Plaintiffs David McMahon, Steven Littlefield, and Texas Division, Sons of Confederate Veterans, Inc. [3] filed this suit against Fenves on August 23, 2017. McMahon filed his First Amended Complaint, Application for Injunctive Relief, & Motion for Declaratory Judgment on September 20, 2017 (Dkt. No. 7). [4] The parties agreed that the University would maintain the status quo until the court ruled on the motion to dismiss.

         McMahon and Littlefield are both descendants of Confederate veterans, and Littlefield is a descendant of George Littlefield. McMahon claims that the University's removal of the statues and impending obscuration of the plinths of the statues violates his right to free speech under the First Amendment. In "abridging the political speech of the monument," McMahon claims that the University abridged his own right to hold a dissenting political viewpoint.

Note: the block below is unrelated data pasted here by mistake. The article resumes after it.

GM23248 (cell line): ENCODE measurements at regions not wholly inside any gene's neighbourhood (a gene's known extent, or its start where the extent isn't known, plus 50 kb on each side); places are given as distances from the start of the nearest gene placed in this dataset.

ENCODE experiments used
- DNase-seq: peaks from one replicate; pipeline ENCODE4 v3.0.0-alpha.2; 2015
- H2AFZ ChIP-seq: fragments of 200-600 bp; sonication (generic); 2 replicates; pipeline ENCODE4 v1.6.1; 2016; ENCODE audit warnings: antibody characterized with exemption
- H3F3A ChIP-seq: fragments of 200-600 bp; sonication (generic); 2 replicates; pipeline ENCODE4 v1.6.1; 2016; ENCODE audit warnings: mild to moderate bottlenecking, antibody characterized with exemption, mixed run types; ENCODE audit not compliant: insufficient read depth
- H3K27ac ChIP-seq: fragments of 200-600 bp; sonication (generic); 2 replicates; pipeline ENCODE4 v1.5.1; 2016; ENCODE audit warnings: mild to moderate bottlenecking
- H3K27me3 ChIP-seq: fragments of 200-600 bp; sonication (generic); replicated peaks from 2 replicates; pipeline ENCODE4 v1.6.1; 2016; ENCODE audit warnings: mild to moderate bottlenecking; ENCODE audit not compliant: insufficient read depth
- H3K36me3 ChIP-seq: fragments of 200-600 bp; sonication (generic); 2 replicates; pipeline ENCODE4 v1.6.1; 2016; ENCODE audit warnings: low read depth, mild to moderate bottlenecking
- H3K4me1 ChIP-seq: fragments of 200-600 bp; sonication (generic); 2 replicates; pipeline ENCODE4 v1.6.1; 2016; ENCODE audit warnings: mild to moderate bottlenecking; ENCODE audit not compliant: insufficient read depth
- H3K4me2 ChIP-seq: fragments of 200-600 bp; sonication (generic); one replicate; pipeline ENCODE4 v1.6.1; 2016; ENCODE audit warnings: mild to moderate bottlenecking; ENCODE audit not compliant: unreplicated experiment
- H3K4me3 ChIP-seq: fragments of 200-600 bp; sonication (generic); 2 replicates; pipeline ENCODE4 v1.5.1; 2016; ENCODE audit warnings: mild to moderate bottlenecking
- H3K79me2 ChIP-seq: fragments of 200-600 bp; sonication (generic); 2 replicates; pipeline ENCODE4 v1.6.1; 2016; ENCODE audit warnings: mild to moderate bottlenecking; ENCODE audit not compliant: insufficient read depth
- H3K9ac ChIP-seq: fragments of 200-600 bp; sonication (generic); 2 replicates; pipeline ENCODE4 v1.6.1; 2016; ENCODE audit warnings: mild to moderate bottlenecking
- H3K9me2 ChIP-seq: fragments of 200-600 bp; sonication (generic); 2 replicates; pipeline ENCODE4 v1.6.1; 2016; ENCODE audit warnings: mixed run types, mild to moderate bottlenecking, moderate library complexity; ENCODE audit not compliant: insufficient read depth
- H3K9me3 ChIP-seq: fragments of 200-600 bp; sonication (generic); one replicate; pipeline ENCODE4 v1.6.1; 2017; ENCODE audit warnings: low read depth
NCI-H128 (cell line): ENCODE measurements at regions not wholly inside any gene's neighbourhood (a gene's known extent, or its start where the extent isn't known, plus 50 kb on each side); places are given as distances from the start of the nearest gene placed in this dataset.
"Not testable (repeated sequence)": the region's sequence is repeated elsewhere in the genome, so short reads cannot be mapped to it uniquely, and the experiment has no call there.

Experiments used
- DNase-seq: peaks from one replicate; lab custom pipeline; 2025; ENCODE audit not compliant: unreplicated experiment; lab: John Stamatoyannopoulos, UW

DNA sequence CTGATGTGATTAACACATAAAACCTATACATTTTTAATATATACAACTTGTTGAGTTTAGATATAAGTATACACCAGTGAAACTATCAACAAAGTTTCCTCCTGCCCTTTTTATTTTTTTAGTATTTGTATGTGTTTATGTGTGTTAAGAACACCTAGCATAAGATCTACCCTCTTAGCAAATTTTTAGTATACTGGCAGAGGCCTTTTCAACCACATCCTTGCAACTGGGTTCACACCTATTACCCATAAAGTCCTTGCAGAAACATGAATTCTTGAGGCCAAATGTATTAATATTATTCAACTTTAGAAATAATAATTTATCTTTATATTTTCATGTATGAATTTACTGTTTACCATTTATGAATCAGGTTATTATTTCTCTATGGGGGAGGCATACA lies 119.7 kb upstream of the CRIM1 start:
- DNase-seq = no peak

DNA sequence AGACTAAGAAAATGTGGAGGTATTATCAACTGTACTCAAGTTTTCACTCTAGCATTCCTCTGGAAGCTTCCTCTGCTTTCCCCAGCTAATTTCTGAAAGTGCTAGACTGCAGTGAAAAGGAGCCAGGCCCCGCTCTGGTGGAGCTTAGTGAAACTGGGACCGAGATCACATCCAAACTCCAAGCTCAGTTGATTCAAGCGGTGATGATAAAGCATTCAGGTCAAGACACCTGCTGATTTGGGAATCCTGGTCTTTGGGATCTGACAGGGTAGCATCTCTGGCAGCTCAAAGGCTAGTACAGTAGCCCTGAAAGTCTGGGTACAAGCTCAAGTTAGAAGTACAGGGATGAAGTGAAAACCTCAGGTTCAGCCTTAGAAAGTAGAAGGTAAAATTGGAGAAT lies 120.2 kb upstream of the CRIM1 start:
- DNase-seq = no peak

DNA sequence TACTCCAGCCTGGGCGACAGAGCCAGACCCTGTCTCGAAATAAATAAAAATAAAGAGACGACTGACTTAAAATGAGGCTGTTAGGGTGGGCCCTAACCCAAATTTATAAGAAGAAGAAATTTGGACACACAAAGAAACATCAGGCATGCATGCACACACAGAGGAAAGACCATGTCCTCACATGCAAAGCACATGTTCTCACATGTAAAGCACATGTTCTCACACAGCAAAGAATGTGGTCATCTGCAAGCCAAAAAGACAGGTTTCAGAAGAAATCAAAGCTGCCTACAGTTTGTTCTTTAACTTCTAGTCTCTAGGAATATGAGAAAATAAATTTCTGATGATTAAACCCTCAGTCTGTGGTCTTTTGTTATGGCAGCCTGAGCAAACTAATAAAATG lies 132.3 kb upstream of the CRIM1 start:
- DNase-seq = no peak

The Texas Division, Sons of Confederate Veterans (the "Sons") seek to "protect the memory of our beloved Confederate Veterans," including "memorials, images, symbols, monuments and gravesites." The Sons also claim a First Amendment injury on behalf of its members because its members "dissenting political viewpoint [] was communicated by the Littlefield statues."

         Invoking the supplemental jurisdiction of this court, McMahon brings several additional state-law claims, including breach of the bequest agreement between Littlefield and the University, violation of Texas Government Code Section 2166.501 and .5011, and violation of the Board of Regents' authority over the University campus. Fenves moved to dismiss for lack of standing and for failure to state a claim.